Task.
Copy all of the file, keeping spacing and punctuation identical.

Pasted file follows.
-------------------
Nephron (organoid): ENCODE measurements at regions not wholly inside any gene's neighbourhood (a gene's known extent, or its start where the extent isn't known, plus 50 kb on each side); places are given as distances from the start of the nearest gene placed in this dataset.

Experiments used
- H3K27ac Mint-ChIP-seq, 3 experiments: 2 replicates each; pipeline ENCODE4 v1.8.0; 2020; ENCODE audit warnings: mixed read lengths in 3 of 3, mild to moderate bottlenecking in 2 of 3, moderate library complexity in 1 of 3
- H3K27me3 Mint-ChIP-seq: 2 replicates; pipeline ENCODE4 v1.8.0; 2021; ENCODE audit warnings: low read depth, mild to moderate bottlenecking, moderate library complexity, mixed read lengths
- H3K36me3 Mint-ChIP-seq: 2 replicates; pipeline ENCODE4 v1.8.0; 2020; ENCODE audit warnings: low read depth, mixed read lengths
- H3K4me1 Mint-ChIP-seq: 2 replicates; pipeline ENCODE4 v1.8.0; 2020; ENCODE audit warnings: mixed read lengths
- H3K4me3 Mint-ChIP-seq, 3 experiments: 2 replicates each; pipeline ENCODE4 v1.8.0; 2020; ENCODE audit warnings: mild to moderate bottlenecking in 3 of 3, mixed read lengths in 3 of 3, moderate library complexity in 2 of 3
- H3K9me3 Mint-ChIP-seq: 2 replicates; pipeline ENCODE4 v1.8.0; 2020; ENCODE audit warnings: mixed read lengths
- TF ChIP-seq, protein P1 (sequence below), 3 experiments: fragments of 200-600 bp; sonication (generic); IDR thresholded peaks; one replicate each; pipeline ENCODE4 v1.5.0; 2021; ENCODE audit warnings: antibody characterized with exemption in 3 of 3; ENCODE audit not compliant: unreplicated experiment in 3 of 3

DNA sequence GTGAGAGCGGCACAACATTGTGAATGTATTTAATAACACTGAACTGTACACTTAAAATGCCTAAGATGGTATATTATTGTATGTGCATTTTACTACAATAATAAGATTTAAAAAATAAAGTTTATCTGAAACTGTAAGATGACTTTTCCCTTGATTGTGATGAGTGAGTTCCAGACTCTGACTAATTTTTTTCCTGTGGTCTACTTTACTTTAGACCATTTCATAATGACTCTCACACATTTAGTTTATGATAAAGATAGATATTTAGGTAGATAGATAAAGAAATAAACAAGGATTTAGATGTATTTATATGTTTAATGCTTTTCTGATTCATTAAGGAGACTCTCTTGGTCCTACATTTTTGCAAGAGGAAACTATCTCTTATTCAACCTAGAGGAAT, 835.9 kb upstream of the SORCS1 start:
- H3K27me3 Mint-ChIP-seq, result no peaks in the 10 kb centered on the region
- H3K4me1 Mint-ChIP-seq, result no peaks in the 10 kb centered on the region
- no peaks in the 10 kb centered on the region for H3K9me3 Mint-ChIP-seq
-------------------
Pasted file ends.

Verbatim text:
Nephron (organoid): ENCODE measurements at regions not wholly inside any gene's neighbourhood (a gene's known extent, or its start where the extent isn't known, plus 50 kb on each side); places are given as distances from the start of the nearest gene placed in this dataset.

Experiments used
- H3K27ac Mint-ChIP-seq, 3 experiments: 2 replicates each; pipeline ENCODE4 v1.8.0; 2020; ENCODE audit warnings: mixed read lengths in 3 of 3, mild to moderate bottlenecking in 2 of 3, moderate library complexity in 1 of 3
- H3K27me3 Mint-ChIP-seq: 2 replicates; pipeline ENCODE4 v1.8.0; 2021; ENCODE audit warnings: low read depth, mild to moderate bottlenecking, moderate library complexity, mixed read lengths
- H3K36me3 Mint-ChIP-seq: 2 replicates; pipeline ENCODE4 v1.8.0; 2020; ENCODE audit warnings: low read depth, mixed read lengths
- H3K4me1 Mint-ChIP-seq: 2 replicates; pipeline ENCODE4 v1.8.0; 2020; ENCODE audit warnings: mixed read lengths
- H3K4me3 Mint-ChIP-seq, 3 experiments: 2 replicates each; pipeline ENCODE4 v1.8.0; 2020; ENCODE audit warnings: mild to moderate bottlenecking in 3 of 3, mixed read lengths in 3 of 3, moderate library complexity in 2 of 3
- H3K9me3 Mint-ChIP-seq: 2 replicates; pipeline ENCODE4 v1.8.0; 2020; ENCODE audit warnings: mixed read lengths
- TF ChIP-seq, protein P1 (sequence below), 3 experiments: fragments of 200-600 bp; sonication (generic); IDR thresholded peaks; one replicate each; pipeline ENCODE4 v1.5.0; 2021; ENCODE audit warnings: antibody characterized with exemption in 3 of 3; ENCODE audit not compliant: unreplicated experiment in 3 of 3

DNA sequence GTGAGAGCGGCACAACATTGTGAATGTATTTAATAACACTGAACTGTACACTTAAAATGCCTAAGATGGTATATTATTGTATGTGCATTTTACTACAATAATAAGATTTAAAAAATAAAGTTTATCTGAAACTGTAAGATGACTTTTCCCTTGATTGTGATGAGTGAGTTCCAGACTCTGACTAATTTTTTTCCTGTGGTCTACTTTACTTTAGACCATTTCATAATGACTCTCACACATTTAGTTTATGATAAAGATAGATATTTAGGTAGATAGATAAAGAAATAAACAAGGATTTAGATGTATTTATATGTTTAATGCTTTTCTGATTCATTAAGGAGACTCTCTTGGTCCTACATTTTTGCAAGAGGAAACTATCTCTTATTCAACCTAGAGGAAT, 835.9 kb upstream of the SORCS1 start:
- H3K27me3 Mint-ChIP-seq, result no peaks in the 10 kb centered on the region
- H3K4me1 Mint-ChIP-seq, result no peaks in the 10 kb centered on the region
- no peaks in the 10 kb centered on the region for H3K9me3 Mint-ChIP-seq